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Days of dancing and discovering
SUQUAMISH The weekends celebration in downtown Suquamish wasnt just about enjoying frybread, watching the flying colors of beautifully ornate costumes during dance competitions or the quick strokes of the canoe racers it was about honoring a fearless leader who is world-renowned for his work in the tiny peninsula of Kitsap County.
Members of local and regional tribes and the public gathered on the celebration grounds in Downtown Suquamish this weekend for Chief Seattle Days, a 91-year-old celebration that still creates high emotions and competitive adrenaline.
The memorial service for Chief Seattle at his gravesite behind St. Peters Catholic Church included a group of singers from Japan, who performed with kocarinas, small flute-like instruments carved out of a tree that survived the U.S. atomic bombing of Hiroshima. The singers and the group leader, Kurotaro Kurosaka, were on hand to perform opening songs for the memorial service.
Kurosaka and his group were invited to play some eight months after they performing the opening prayer and song at the Hiroshima Flame Interfaith Pilgrimage Walk. That event started at the gravesite in January, and then headed east to New York City. The walk was inspired by a Native American who saw the flame, which has been kept alive as a symbol of hope after the bombing. It still burns today in Hiroshima.
When you do a flame walk like that, it keeps the connections to the Native American community (that were) made... keeps the relationship alive, said Dave Harrison, who organized the Washington State portion of the walk.
Leading the service were Gene Jones and Suquamish Tribal Chairman Bennie Armstrong, who then recognized the Elders, local dignitaries and fellow tribe members and non-tribal, and thanked everyone who came to this service.
It strengthens our people in our community that people came to honor Chief Seattle, Jones said.
Armstrong reminded guests during the service and later at the pow-wow of the future of the Lands In The Sky totem pole that is located on the corner of Suquamish Way and South Street, overlooking the reservations downtown area and Agate Pass. The pole was carved by Joe Hillaire in the 1960s, and travelled around the country, even making a visit to New York Citys Time Square when it was finished, to educate people about the coastal natives. One of the wings of the bird at the top of the 40-year-old totem pole fell off recently and after being inspected, the entire statue was found to be very rotten inside, Armstrong explained. The pole will be taken down for further inspection by the Tribal Council, which will either decide to replace the wing or put up another pole.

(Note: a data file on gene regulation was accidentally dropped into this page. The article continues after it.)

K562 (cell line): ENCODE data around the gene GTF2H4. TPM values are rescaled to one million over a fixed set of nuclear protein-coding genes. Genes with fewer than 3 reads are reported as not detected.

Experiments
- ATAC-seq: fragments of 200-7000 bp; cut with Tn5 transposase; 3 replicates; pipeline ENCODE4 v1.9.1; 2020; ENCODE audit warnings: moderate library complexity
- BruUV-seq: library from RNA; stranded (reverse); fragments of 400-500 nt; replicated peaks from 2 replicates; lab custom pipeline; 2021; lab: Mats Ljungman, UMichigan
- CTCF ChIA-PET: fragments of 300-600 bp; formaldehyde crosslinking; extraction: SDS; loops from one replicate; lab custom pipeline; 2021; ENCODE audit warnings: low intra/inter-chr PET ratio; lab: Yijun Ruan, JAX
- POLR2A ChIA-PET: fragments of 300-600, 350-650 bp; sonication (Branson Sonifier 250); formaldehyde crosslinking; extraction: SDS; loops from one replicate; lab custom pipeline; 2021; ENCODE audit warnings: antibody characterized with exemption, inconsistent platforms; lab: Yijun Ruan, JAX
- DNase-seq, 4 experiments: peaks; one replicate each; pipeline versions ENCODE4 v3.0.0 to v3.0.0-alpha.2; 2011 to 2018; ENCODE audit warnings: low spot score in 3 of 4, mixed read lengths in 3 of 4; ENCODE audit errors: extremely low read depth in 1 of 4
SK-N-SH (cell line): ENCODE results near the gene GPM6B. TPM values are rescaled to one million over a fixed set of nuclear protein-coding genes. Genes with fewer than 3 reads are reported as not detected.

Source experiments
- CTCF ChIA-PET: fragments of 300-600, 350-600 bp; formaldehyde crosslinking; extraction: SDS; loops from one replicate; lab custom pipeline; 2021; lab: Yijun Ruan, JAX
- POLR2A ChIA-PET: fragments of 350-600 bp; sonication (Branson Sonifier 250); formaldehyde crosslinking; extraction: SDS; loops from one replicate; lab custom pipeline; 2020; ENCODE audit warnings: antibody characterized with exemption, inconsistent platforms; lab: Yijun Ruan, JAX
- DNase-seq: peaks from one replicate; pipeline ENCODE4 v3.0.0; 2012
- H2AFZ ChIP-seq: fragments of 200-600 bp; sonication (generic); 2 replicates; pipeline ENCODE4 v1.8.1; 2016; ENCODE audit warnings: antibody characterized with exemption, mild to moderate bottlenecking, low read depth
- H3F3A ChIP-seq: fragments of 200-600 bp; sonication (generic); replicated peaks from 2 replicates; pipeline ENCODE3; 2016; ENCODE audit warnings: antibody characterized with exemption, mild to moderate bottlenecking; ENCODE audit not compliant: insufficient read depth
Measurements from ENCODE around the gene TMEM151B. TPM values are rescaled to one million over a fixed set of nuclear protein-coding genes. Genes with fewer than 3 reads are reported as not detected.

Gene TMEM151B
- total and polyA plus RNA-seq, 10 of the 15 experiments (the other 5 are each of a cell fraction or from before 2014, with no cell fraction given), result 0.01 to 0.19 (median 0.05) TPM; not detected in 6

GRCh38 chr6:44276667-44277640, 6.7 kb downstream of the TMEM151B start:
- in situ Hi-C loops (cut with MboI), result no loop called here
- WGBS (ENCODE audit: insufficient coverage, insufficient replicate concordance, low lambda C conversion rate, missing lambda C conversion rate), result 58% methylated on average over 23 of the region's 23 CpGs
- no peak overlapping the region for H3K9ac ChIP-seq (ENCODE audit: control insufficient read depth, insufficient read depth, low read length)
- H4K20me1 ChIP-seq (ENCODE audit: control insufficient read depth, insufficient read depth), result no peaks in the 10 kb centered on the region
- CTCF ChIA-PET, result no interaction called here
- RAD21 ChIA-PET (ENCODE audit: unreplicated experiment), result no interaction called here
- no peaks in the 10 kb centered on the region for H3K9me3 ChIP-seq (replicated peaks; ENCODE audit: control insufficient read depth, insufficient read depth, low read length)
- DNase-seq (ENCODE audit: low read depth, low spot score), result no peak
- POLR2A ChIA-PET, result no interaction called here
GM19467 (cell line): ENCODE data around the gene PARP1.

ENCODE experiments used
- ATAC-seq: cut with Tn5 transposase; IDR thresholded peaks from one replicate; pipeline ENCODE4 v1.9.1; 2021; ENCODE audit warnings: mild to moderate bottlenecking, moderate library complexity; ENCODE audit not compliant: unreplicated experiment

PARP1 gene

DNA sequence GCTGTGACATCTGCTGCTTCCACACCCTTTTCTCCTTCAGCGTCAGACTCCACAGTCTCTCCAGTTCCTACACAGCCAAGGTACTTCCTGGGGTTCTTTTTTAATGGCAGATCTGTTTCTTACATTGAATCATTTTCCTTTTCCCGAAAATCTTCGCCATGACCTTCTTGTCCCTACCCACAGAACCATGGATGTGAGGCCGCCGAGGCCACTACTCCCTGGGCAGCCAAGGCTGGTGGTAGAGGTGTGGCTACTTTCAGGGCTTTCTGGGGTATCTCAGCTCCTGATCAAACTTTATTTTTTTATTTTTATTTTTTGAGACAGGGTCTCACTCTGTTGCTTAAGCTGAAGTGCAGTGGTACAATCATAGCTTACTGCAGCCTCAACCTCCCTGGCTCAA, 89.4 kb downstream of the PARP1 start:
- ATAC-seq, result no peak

In 2002, you came to the Chief Seattle Days Celebration, Armstrong told everyone. I want you to remember you saw the (totem) pole. You were here when it was still standing.
Food booths and arts and crafts took over celebration grounds, as well as a salmon bake that sent wafting smells of fresh grilled fish across the grounds as drum circles ensued and members from the various tribes prepared for the Grand Entry and inter-tribal dancing. Canoe races got underway, with the occasional squawk of the airhorn, sending the single, double, six, and eleven men, women and buckskin (paddlers 16 and under) crews paddling furiously from the boat ramp to Indianola and back for cash prizes. Geromino II of the Sannich Tribe from British Columbia, continued its reign as the strongest canoe racers on the water by capturing the most wins.
The canoe racing club from Sannich was started by Evan Morris and his wife in the 1970s and consists mainly of his children and grandchildren.
Were proud of what they are doing, what they accomplished, Morris said, as two of his grandsons swiftly crossed the finish line in first and second place in the buckskins singles competition.